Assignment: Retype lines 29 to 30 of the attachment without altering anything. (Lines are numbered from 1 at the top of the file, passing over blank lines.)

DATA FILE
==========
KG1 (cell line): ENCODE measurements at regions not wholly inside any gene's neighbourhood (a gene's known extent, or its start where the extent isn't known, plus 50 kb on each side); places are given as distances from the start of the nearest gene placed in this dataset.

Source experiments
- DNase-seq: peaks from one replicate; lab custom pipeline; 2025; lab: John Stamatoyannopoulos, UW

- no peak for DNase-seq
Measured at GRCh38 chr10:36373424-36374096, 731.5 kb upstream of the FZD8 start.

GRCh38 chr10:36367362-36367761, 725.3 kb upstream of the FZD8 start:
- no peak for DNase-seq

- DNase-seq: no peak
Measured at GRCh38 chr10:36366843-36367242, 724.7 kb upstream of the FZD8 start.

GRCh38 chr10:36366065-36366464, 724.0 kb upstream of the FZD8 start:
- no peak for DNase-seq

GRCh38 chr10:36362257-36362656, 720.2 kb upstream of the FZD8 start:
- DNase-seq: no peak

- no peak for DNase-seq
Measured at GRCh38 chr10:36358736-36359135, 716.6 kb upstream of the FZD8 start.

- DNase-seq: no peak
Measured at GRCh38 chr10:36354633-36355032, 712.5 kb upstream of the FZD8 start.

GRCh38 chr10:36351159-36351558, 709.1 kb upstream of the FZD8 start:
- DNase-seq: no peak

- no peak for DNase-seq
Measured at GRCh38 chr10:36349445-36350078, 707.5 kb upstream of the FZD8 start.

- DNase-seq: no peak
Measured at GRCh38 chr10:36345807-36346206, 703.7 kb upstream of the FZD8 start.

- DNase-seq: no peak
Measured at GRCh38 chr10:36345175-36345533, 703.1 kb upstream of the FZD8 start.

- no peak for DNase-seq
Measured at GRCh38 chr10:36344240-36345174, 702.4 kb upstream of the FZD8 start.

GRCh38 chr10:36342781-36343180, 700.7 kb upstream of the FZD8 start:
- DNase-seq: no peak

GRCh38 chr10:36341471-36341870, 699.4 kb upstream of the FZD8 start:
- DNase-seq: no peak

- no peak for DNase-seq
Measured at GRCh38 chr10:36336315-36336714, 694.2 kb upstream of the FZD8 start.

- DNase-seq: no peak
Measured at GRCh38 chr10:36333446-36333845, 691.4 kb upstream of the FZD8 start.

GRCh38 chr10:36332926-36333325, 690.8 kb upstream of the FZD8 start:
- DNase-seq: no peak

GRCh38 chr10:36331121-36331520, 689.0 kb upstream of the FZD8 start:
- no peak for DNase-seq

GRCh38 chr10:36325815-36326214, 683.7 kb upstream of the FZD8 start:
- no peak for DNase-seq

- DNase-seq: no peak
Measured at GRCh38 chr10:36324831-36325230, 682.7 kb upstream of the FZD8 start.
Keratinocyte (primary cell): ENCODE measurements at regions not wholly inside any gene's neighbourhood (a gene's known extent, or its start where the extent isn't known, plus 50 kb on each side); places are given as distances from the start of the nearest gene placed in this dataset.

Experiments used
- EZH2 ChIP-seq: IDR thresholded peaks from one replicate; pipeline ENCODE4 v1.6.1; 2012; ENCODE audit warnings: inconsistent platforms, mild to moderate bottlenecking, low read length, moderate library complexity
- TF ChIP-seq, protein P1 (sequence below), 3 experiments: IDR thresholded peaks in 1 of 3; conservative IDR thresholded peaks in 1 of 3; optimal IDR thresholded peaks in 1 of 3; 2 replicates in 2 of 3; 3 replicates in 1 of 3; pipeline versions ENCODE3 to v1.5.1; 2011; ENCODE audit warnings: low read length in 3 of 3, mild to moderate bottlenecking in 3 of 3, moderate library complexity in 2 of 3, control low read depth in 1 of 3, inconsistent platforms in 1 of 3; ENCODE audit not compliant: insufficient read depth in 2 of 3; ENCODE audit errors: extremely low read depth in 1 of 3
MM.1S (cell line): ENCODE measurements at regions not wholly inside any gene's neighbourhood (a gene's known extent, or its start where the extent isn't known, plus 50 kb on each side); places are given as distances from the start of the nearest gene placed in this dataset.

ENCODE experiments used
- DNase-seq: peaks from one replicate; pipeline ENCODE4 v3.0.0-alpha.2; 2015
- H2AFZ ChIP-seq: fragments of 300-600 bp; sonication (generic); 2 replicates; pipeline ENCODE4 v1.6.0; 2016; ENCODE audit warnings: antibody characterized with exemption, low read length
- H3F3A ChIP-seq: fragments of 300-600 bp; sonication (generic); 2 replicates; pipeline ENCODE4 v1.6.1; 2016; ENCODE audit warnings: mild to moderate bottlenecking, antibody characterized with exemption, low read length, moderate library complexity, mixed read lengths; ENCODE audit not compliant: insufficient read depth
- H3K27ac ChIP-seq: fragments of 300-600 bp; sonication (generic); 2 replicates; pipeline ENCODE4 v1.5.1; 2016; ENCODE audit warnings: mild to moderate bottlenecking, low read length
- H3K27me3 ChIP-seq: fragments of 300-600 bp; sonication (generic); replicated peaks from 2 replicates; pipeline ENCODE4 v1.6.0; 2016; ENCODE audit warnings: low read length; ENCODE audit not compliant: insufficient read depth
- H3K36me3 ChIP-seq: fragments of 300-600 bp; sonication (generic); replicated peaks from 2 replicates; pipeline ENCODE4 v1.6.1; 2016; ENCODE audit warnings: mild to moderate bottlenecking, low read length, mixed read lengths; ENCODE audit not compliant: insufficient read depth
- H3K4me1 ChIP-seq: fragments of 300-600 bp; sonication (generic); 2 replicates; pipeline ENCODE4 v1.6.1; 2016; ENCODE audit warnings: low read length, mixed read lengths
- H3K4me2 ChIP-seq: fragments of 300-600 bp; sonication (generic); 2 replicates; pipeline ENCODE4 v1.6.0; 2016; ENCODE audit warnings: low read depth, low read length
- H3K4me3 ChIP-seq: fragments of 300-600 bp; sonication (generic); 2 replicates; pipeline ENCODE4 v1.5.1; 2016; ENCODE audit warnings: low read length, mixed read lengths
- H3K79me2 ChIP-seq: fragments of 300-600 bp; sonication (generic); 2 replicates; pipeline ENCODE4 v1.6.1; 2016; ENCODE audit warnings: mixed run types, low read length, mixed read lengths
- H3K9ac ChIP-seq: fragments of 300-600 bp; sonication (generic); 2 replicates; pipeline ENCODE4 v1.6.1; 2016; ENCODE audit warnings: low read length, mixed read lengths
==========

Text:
- DNase-seq: no peak

GRCh38 chr10:36341471-36341870, 699.4 kb upstream of the FZD8 start: